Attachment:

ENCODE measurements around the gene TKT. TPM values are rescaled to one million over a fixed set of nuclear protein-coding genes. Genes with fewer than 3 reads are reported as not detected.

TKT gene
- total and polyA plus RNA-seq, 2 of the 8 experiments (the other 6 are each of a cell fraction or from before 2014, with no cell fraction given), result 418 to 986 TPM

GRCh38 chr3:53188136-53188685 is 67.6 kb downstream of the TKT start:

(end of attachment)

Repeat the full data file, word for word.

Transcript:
ENCODE measurements around the gene TKT. TPM values are rescaled to one million over a fixed set of nuclear protein-coding genes. Genes with fewer than 3 reads are reported as not detected.

TKT gene
- total and polyA plus RNA-seq, 2 of the 8 experiments (the other 6 are each of a cell fraction or from before 2014, with no cell fraction given), result 418 to 986 TPM

GRCh38 chr3:53188136-53188685 is 67.6 kb downstream of the TKT start: